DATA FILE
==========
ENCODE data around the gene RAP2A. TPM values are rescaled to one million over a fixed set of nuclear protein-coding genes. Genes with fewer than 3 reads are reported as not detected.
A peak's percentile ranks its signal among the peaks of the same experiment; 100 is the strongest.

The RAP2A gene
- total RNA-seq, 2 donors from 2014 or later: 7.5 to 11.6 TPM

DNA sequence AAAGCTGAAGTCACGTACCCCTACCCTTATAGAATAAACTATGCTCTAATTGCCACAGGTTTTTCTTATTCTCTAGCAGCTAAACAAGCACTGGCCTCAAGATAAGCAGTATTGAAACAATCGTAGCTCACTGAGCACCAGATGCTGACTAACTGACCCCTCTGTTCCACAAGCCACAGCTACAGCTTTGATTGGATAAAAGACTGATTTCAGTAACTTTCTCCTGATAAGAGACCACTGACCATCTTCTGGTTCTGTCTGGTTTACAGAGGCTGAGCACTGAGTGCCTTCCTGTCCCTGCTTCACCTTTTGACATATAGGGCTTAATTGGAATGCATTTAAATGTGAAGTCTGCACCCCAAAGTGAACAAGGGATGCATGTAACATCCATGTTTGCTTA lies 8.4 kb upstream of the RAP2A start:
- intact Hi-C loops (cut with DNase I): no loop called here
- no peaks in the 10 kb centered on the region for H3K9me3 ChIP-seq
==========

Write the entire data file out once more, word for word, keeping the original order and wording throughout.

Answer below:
ENCODE data around the gene RAP2A. TPM values are rescaled to one million over a fixed set of nuclear protein-coding genes. Genes with fewer than 3 reads are reported as not detected.
A peak's percentile ranks its signal among the peaks of the same experiment; 100 is the strongest.

The RAP2A gene
- total RNA-seq, 2 donors from 2014 or later: 7.5 to 11.6 TPM

DNA sequence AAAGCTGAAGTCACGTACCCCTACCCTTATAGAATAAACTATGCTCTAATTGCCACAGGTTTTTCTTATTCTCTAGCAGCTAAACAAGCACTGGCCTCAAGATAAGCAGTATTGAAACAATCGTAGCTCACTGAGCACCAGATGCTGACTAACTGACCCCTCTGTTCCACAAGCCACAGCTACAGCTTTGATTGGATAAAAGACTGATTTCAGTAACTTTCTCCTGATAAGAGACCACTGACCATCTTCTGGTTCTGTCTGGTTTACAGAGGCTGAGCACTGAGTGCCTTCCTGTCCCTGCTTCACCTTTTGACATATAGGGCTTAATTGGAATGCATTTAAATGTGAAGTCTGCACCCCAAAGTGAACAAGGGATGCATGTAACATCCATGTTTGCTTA lies 8.4 kb upstream of the RAP2A start:
- intact Hi-C loops (cut with DNase I): no loop called here
- no peaks in the 10 kb centered on the region for H3K9me3 ChIP-seq